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Extremely Loud & Incredibly Close
Genre Drama
 
Review:

Extremely Loud & Incredibly Close is a miracle. Why? There's no other way you could explain it being nominated for a Best Picture at the 84th Academy Awards. Grant 2012 hasn't been the strongest year for Hollywood with only a handful of truly excellent films, but let's call it what it is... extremely long & incredibly irritating.

Stephen Daldry is a fine director, an auteur who invests a couple of years in each of his films. He's been nominated for an Oscar for Best Directing for every one of his feature films: Billy Elliot, The Hours, The Reader... except Extremely Loud & Incredibly Close. Perhaps this accounts for all the award season confusion?

Extremely Loud & Incredibly Close tells the story of Oskar Schell, who after losing his father in the September 11 attacks, goes on a search to find a lock that will fit the key his father left behind. Hoping to discover a message from his father, Oskar goes on an adventure in which he meets a number of people who aren’t so different from him.

The film is endowed with the acting talents of Tom Hanks and Sandra Bullock as you'll notice from the billing on the movie poster. However, this is simply a marketing ploy as the actors play the lead's parents, making several brief appearances throughout the movie and relying on credibility over ability.

The real "star" is Thomas Horn, who dominates almost every scene. Horn plays Oskar Schell, a young boy with autistic tendencies and a tambourine. The kid shot to fame after cleaning up at a Jeopardy! game show during kids week and speaks several languages including: Croatian, Spanish and Mandarin. He's as smart as a whip and this really translates well in his performance.

However, the combination of Horn's sharp mind and his character is unlikable. We're drawn to him for the vulnerability of his loss and autism, but there's a deep-seated arrogance and pretentiousness that rises up within him. Most kids have an innate innocence, but this character seems to have been reincarnated - making the experience alienating and quite irritating.

Since the majority of screen time features Horn, it becomes an altogether unsettling experience. Extremely Loud & Incredibly Close relies so heavily on the whizkid that even an Oscar-nominated supporting performance from Max von Sydow, and Wednesday performances from Tom Hanks and Sandra Bullock do little to redeem the film.

Max von Sydow depicts an old man sentenced to silence after an event leaves him mute and defines "strong silent type" in the process. Writing his lines on paper allows him to focus on the physical side of his performance and he's able to convey great depth and power in his facial expressions, an antithesis in contrast Oskar.

Oskar's quest to discover what message his father left him becomes the emotional currency in Extremely Loud & Incredibly Close. Harping back to the 9/11 terrorist attacks and his father's death provides a collective stream of emotion for each of the character's to draw on for state-of-mind, meaning and range of performance.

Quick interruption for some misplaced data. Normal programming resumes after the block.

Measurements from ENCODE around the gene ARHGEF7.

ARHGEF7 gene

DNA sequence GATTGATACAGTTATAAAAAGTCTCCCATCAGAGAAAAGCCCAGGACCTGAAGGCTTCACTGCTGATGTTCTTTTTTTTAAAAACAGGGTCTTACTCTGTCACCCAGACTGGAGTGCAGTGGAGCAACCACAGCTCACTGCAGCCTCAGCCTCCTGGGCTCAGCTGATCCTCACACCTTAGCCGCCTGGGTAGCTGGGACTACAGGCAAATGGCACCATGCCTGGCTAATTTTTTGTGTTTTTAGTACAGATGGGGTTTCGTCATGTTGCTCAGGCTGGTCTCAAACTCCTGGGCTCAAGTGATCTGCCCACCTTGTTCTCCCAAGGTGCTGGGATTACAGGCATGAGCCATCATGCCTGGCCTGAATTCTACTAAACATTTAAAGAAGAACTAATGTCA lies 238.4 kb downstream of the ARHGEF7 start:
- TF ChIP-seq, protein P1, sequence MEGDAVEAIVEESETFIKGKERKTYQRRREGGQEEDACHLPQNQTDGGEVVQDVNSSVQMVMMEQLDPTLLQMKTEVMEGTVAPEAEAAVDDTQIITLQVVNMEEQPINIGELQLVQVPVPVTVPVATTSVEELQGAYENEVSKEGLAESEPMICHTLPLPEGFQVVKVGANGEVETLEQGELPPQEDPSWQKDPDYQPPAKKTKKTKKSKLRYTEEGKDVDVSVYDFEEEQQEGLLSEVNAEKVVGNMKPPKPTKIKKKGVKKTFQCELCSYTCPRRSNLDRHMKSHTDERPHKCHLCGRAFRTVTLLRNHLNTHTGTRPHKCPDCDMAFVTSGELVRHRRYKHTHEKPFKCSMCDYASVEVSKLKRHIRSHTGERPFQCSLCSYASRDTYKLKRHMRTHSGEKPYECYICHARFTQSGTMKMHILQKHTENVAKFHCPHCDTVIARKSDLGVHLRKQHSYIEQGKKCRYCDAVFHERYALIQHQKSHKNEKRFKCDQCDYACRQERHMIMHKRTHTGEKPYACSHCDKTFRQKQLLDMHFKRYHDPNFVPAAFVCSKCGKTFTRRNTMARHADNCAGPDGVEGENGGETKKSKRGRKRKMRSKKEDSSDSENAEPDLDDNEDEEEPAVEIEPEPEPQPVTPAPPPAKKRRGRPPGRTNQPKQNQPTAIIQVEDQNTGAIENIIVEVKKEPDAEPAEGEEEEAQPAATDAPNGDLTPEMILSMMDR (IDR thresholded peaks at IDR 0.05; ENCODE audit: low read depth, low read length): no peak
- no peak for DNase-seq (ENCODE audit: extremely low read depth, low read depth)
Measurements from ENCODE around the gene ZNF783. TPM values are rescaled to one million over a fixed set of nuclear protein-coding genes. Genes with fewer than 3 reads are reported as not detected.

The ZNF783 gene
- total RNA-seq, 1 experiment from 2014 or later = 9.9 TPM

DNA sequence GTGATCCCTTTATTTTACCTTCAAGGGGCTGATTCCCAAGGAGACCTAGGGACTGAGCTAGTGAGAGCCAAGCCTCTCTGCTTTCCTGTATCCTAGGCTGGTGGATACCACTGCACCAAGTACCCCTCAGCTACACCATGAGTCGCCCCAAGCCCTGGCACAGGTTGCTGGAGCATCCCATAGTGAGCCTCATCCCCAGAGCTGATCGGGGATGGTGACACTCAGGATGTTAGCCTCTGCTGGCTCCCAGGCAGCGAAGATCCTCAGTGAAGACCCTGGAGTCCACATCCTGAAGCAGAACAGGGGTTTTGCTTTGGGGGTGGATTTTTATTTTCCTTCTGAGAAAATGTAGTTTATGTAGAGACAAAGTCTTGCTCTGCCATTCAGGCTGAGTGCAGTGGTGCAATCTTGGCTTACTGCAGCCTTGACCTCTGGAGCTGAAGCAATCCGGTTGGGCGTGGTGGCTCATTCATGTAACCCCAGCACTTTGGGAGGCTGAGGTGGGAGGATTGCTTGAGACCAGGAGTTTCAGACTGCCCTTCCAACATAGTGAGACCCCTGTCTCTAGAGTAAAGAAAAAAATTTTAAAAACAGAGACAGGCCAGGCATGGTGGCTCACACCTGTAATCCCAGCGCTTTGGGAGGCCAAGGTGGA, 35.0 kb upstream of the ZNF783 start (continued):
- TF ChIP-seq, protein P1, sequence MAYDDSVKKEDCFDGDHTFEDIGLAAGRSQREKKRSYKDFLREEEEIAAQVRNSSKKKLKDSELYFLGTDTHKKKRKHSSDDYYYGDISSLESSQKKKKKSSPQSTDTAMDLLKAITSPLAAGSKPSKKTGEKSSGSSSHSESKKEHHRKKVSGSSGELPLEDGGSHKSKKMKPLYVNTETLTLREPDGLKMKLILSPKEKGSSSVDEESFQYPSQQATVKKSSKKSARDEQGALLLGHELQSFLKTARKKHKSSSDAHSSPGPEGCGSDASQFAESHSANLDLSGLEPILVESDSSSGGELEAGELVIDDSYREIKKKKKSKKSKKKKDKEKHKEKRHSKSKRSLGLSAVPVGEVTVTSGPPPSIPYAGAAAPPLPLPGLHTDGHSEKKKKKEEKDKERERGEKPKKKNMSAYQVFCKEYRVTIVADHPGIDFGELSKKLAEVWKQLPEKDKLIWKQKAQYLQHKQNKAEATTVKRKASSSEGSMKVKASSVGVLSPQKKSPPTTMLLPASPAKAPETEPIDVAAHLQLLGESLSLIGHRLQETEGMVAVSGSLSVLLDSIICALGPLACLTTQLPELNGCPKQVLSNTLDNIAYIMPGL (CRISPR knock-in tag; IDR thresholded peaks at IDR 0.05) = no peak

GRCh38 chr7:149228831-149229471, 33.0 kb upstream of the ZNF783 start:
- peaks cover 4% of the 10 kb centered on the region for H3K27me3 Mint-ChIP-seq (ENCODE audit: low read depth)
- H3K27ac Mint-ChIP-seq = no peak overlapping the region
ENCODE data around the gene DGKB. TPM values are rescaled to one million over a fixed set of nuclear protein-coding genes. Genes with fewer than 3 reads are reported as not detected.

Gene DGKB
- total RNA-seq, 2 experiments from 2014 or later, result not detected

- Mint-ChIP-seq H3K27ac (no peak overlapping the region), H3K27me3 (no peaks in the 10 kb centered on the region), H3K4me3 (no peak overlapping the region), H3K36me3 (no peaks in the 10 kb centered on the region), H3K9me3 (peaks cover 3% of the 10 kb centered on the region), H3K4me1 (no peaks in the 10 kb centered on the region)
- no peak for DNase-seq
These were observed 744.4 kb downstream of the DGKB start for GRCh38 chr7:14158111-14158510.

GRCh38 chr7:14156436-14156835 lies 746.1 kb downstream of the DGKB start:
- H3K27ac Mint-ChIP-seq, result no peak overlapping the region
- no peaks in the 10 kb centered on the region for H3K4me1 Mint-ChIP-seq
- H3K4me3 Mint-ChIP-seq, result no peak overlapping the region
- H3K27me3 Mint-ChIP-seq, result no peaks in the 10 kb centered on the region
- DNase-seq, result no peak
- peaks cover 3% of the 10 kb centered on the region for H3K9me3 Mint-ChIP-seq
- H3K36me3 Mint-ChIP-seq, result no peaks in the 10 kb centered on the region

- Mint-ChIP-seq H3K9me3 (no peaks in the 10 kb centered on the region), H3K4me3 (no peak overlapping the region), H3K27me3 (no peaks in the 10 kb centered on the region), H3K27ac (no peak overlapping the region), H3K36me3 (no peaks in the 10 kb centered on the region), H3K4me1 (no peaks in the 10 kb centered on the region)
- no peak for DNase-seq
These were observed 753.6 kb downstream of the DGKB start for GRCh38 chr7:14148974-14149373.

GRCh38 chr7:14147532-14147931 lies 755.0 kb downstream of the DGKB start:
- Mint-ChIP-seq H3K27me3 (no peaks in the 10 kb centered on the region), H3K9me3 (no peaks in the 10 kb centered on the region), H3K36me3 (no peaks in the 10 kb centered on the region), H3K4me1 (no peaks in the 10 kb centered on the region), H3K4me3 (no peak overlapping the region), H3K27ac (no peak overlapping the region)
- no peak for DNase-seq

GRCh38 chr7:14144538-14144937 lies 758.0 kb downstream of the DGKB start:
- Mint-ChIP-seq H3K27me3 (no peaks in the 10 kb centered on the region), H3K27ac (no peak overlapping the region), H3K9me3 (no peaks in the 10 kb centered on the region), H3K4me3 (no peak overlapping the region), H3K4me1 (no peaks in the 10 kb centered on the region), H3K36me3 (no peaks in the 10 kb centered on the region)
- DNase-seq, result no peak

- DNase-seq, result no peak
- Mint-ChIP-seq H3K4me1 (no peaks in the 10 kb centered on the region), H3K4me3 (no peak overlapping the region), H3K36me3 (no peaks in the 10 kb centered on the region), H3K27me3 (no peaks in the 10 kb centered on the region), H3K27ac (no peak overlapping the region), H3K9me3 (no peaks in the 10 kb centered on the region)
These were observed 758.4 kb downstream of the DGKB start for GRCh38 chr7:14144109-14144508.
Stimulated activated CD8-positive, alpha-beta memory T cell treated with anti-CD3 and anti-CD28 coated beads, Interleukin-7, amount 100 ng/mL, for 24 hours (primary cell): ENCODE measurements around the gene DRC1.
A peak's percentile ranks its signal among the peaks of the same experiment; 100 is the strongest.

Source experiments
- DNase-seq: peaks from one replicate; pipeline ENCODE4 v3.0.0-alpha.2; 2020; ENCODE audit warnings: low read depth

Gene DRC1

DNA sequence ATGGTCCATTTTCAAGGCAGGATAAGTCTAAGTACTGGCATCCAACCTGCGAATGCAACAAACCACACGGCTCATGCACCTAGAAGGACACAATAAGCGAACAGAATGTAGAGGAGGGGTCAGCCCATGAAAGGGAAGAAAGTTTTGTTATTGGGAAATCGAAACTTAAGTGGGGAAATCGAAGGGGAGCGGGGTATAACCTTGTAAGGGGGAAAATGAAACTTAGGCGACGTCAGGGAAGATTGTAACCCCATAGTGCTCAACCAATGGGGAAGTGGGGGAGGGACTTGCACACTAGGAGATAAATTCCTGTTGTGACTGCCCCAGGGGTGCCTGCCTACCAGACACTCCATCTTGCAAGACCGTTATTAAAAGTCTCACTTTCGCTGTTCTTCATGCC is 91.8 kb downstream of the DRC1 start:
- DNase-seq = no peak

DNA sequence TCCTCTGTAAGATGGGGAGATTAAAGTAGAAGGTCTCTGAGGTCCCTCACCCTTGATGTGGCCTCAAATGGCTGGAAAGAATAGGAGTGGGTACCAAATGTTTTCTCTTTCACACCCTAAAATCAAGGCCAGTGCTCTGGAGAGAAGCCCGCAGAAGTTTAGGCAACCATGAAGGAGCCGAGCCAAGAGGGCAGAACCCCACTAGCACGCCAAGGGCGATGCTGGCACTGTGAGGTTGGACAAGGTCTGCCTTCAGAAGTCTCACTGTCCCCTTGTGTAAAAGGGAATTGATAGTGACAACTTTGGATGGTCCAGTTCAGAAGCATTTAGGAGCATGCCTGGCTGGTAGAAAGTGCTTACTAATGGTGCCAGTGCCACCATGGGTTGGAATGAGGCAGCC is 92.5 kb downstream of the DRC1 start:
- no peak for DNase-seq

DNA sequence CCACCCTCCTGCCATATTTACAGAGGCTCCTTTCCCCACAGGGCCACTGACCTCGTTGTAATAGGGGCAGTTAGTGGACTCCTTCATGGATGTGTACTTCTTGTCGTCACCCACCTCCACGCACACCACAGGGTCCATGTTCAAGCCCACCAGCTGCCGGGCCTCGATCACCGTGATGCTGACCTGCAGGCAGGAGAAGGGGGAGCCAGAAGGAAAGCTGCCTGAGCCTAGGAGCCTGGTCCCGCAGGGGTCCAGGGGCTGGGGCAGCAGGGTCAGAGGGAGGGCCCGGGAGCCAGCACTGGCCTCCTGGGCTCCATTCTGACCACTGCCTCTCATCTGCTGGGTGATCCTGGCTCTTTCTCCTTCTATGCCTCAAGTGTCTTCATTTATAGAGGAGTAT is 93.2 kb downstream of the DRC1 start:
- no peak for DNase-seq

Horn is emotionally stunted by his autism, making his adventure a journey of self-discovery and a deeply cathartic expression of love for his deceased father. As you'd expect there are some moving scenes involving the boy's family and their reactions to the loss of a much-loved man. However, the political motivations aren't fully explored and Daldry uses the event to create a taut emotionally-charged atmosphere.

The cinematography is beautiful, intricate and stimulating as we journey with Oskar through the subways, bustling streets and sidewalks of New York. The camera eye is up-close and sentimental with Oskar's trinkets, systems and shrines reminiscent of the movie, Amelie.

We're also introduced to sound in a story that parallels August Rush for theme. In August Rush, Freddie Highmore played a modern day Oliver Twist seeking his parents using the medium of sound. Extremely Loud & Incredibly Close bounces the sound of the city off the audience, giving Oskar a tambourine to help express his emotional fragility amid the clambering of a noisy, dangerous environment.

Unfortunately, without the magic realism of August Rush, this story is just too convoluted to suspend this reality. No mother in her right mind would knowingly permit a pre-teen boy on a daily New York City walkabout to visit strangers from a phone book on his own. Perhaps this wouldn't have been so jarring if they'd made him a runaway?

Extremely Loud & Incredibly Close is a watchable tearjerker with strong production values, crisp audio-visual stimulation and enough emotional material to keep you intrigued. However, it could have been cut down by 20 minutes, would have benefited from a more likable lead, less jagged edges and a more realistic view on life in the Big Apple.

The bottom line: Disconnected


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